The very first thing to attend to, and this I draw from Huberman, is regularising sleep. It is the bedrock. It can be done very successfully using a number of simple techniques and, especially in today’s world where too many of us use bright screens at night, the benefits it brings can be felt quickly and are often profound.

How definitive is this as a first step? Remember, like for Marie Kondo’s system, or the 12 step Program, I accept none of these systems are definative. But we can see what I mean by saying they are foundational. It is entirely logical to place attending to and regularising sleep patterns at the foundation. It is the basis for a productive day.

So then what else.

A second point is to understand neurology comes before the life narrative we have assumed for ourselves. It is _often_ the case that our nation of self improvement involves clinging to a narrative that simply hasn’t been working for us. A lot of the time it developed by us based on the expectations society, or family, or friends have of us and we may never have properly questioned if it is right for us or not. Indeed it is quite common it hasn’t been working and for us to have not really understood what we can do about it.

This point is somewhat at the intersection of what Andrew Huberman and Jordan Peterson are concerned with. Huberman understands neurological “short cuts” or “hacks” really work and get us effectively to a place where we are simply better able to attend to the narrative. And after this Peterson takes over. He understands the key to a truly profound and motivational narrative that works, lies outside of the ego.

So sticking with the foundation of attending to neurology, exercise is the most powerful natural anti-depressant. Provided we aren’t beyond certain clinical boundaries and in need of professional help, I would contend beyond attending to sleep patterns, another extremely powerful factor is to remove depression and gain enthusiasm, by implementing a program of regular exercise. Especially outdoor exercise. I even strongly suspect this remains true for the majority of clinical cases professional help is additionally recommended.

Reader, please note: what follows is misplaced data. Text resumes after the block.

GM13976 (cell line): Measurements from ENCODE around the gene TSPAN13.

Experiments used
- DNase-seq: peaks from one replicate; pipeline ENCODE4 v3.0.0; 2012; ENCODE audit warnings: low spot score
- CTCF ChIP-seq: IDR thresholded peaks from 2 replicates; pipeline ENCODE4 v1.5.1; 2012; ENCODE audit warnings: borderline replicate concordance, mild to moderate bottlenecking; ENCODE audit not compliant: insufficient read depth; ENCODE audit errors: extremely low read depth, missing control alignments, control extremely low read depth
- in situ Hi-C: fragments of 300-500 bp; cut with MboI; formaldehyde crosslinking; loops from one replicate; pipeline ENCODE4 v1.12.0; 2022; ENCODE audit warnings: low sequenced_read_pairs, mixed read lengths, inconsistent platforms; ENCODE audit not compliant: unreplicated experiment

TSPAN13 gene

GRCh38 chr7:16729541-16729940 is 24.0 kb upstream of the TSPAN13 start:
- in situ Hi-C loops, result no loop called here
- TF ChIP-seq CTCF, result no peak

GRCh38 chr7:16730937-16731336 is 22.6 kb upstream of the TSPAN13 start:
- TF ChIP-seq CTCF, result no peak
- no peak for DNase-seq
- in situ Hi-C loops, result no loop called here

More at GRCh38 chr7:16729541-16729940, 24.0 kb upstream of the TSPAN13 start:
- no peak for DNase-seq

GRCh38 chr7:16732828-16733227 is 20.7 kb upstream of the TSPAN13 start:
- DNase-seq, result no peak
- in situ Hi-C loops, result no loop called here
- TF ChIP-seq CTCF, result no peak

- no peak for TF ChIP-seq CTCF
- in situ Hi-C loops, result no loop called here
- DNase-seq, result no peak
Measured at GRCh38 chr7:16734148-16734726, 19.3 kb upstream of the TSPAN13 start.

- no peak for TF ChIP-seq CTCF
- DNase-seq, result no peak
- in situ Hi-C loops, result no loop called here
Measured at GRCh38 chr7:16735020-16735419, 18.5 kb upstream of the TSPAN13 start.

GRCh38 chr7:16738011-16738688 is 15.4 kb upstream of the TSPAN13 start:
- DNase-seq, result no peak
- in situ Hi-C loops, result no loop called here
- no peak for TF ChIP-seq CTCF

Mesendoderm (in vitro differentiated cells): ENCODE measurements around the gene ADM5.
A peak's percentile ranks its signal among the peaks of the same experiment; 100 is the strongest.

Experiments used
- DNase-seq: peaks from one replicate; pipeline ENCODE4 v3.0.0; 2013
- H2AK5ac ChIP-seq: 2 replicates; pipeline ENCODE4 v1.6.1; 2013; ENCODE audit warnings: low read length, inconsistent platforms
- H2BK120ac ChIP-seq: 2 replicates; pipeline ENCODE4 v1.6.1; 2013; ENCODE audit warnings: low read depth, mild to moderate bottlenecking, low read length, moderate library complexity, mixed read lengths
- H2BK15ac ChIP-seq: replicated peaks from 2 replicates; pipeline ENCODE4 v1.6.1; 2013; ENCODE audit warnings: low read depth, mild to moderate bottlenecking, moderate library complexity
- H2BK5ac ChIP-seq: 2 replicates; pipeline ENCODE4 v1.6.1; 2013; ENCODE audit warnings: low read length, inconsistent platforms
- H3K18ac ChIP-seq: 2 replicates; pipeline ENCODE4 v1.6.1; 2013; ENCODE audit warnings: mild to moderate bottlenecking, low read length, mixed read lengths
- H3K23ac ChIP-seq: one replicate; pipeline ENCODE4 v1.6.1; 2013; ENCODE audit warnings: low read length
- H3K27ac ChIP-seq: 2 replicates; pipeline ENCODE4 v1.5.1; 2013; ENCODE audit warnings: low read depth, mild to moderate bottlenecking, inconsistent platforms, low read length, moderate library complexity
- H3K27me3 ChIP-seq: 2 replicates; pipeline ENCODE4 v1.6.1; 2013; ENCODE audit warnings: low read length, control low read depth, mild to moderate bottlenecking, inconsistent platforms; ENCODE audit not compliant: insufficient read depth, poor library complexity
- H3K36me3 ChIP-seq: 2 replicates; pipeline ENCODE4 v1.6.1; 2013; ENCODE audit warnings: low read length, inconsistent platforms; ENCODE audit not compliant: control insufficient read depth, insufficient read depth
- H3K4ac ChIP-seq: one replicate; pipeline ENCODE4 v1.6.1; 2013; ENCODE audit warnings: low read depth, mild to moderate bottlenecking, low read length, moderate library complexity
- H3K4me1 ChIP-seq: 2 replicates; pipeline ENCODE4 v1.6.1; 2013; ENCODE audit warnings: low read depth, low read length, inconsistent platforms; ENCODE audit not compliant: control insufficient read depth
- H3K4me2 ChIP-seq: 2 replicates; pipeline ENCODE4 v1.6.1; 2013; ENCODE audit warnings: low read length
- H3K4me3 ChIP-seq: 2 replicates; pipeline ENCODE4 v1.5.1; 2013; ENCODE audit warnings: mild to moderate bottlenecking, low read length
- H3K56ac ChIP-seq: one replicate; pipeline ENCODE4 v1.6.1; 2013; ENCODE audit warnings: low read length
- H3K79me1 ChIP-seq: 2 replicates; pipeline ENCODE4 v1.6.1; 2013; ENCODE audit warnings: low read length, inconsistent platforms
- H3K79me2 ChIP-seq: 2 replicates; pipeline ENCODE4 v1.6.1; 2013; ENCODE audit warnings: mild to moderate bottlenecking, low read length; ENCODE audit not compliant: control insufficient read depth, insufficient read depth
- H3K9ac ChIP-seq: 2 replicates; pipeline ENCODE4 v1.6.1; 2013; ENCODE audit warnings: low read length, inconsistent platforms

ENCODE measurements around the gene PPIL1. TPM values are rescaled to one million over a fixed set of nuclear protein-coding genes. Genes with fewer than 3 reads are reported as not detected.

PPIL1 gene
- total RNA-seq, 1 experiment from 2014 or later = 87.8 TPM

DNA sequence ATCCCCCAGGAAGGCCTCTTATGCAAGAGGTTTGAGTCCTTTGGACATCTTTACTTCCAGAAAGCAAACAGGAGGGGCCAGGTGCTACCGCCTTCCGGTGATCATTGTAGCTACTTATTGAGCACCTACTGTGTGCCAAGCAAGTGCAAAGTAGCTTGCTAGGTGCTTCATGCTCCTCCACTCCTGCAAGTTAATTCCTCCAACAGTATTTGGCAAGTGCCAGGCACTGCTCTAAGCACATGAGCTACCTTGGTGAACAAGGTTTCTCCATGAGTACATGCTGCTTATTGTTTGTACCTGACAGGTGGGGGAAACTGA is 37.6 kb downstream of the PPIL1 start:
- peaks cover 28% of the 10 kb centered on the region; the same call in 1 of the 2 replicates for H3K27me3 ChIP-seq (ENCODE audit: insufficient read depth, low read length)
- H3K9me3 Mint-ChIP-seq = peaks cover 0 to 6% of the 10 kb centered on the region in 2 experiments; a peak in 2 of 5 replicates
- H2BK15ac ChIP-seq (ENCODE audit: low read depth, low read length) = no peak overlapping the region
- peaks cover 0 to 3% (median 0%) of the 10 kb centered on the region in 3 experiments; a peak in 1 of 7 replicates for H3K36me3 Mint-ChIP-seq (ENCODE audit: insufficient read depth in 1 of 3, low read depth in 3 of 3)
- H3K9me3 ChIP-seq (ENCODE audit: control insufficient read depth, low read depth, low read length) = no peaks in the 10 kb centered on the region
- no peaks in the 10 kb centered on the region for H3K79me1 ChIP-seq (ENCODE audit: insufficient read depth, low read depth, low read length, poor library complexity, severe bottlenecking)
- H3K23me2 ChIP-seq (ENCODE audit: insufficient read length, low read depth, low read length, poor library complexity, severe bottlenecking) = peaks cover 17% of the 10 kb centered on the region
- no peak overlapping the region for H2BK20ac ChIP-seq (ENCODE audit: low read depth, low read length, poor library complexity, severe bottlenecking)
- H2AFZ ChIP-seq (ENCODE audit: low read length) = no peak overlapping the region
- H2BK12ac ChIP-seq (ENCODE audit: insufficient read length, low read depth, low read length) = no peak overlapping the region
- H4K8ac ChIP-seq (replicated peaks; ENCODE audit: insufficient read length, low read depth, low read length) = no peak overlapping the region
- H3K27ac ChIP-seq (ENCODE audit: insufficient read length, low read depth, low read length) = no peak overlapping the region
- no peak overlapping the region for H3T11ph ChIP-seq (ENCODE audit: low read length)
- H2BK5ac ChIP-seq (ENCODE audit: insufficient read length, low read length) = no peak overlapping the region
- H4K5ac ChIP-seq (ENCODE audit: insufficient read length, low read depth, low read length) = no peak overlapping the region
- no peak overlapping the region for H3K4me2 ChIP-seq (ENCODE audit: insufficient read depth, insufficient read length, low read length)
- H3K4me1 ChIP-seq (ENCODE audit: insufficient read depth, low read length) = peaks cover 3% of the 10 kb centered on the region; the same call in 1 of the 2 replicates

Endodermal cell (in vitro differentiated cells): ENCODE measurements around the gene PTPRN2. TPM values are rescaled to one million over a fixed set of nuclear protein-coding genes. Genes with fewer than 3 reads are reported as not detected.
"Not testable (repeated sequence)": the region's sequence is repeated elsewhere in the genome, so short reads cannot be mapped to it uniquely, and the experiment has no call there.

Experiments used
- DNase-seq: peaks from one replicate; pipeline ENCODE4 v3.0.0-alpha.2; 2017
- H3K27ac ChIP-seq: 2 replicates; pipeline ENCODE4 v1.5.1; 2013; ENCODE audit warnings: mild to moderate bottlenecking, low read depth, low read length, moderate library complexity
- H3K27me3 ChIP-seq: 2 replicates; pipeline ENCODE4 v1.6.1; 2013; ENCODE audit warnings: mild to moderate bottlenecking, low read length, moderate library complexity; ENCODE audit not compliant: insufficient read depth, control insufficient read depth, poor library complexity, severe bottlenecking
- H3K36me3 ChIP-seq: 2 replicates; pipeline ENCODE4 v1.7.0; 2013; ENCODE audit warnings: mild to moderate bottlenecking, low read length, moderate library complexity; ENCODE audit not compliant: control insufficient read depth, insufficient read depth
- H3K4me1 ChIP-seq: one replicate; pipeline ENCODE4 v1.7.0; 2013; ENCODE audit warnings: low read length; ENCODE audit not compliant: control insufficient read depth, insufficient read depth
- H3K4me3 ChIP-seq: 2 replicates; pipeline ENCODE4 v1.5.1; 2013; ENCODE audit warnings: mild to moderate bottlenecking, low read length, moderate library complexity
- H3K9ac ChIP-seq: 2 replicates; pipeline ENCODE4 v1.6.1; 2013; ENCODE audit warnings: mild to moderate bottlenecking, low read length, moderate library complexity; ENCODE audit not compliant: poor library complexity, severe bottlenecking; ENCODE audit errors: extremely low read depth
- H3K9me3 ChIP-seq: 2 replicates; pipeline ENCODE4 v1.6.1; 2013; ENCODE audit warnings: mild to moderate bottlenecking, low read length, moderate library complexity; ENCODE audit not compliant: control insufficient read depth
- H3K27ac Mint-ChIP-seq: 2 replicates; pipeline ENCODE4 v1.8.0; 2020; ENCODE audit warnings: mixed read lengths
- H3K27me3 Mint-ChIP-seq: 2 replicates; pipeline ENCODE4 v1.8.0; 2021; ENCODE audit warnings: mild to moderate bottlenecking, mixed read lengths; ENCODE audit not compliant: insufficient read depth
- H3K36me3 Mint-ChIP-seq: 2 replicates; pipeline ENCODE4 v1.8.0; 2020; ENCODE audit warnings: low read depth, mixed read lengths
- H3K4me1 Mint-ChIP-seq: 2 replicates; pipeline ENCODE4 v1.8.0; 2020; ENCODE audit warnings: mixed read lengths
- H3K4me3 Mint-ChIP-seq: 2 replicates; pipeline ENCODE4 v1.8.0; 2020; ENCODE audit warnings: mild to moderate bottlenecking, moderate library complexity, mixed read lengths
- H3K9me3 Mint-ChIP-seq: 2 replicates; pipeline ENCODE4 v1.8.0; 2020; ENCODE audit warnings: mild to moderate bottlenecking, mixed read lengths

There are many more techniques to improve our neurological functioning and I won’t list them all in this video, but another that Huberman advocates swear by, is understanding the role played by dopamine and understanding how to manage and generate it for ourselves rather than as a consequence of artificial external stimulants.

And then with this foundation established we move further into Peterson’s territory, we need to seek to minimise, indeed ELIMINATE, any difference between the self we see in the mirror and the self as we really are. In other words we need to be honest with ourselves and develop the mental model that brings understanding as to why being honest brings us greatest power.

Well that’s a lot of ground covered in a short space. So I will stop there. But there is much much more to discuss.

If you want to embark on a foundational self-improvement program, then download my app Simple Focus. Using the philosophy of small-steps, over time, in bite sized chunks we will cover everything I’ve discussed in this video today, and much much more besides.